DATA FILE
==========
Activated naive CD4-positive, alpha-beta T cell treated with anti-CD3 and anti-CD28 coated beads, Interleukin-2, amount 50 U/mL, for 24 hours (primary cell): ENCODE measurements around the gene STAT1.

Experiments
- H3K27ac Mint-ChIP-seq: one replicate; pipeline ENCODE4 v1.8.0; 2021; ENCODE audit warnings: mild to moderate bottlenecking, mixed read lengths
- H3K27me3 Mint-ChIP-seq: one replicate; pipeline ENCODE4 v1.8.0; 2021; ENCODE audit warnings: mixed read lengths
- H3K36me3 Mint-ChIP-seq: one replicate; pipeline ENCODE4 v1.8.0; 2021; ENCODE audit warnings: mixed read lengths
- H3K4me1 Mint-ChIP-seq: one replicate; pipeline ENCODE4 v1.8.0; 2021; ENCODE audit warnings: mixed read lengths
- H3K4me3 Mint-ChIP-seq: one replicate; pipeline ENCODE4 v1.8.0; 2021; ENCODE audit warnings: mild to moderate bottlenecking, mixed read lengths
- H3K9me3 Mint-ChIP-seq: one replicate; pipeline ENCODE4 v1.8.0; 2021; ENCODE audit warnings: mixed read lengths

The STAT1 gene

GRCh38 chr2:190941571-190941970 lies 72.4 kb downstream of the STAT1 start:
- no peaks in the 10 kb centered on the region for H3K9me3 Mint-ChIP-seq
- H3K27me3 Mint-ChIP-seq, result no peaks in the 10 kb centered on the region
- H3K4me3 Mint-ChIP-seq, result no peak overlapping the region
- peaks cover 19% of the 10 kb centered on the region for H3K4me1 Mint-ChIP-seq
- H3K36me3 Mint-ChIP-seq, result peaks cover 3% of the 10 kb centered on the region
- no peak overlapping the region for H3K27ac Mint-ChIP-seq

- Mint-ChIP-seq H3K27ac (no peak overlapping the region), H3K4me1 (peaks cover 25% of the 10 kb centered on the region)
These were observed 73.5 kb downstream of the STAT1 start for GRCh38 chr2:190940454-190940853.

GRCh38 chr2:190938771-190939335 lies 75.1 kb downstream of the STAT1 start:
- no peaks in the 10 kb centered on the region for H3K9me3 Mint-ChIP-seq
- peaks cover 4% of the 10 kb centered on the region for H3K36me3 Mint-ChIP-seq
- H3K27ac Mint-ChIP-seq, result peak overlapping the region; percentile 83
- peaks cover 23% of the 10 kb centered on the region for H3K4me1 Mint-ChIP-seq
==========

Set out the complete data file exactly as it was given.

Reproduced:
Activated naive CD4-positive, alpha-beta T cell treated with anti-CD3 and anti-CD28 coated beads, Interleukin-2, amount 50 U/mL, for 24 hours (primary cell): ENCODE measurements around the gene STAT1.

Experiments
- H3K27ac Mint-ChIP-seq: one replicate; pipeline ENCODE4 v1.8.0; 2021; ENCODE audit warnings: mild to moderate bottlenecking, mixed read lengths
- H3K27me3 Mint-ChIP-seq: one replicate; pipeline ENCODE4 v1.8.0; 2021; ENCODE audit warnings: mixed read lengths
- H3K36me3 Mint-ChIP-seq: one replicate; pipeline ENCODE4 v1.8.0; 2021; ENCODE audit warnings: mixed read lengths
- H3K4me1 Mint-ChIP-seq: one replicate; pipeline ENCODE4 v1.8.0; 2021; ENCODE audit warnings: mixed read lengths
- H3K4me3 Mint-ChIP-seq: one replicate; pipeline ENCODE4 v1.8.0; 2021; ENCODE audit warnings: mild to moderate bottlenecking, mixed read lengths
- H3K9me3 Mint-ChIP-seq: one replicate; pipeline ENCODE4 v1.8.0; 2021; ENCODE audit warnings: mixed read lengths

The STAT1 gene

GRCh38 chr2:190941571-190941970 lies 72.4 kb downstream of the STAT1 start:
- no peaks in the 10 kb centered on the region for H3K9me3 Mint-ChIP-seq
- H3K27me3 Mint-ChIP-seq, result no peaks in the 10 kb centered on the region
- H3K4me3 Mint-ChIP-seq, result no peak overlapping the region
- peaks cover 19% of the 10 kb centered on the region for H3K4me1 Mint-ChIP-seq
- H3K36me3 Mint-ChIP-seq, result peaks cover 3% of the 10 kb centered on the region
- no peak overlapping the region for H3K27ac Mint-ChIP-seq

- Mint-ChIP-seq H3K27ac (no peak overlapping the region), H3K4me1 (peaks cover 25% of the 10 kb centered on the region)
These were observed 73.5 kb downstream of the STAT1 start for GRCh38 chr2:190940454-190940853.

GRCh38 chr2:190938771-190939335 lies 75.1 kb downstream of the STAT1 start:
- no peaks in the 10 kb centered on the region for H3K9me3 Mint-ChIP-seq
- peaks cover 4% of the 10 kb centered on the region for H3K36me3 Mint-ChIP-seq
- H3K27ac Mint-ChIP-seq, result peak overlapping the region; percentile 83
- peaks cover 23% of the 10 kb centered on the region for H3K4me1 Mint-ChIP-seq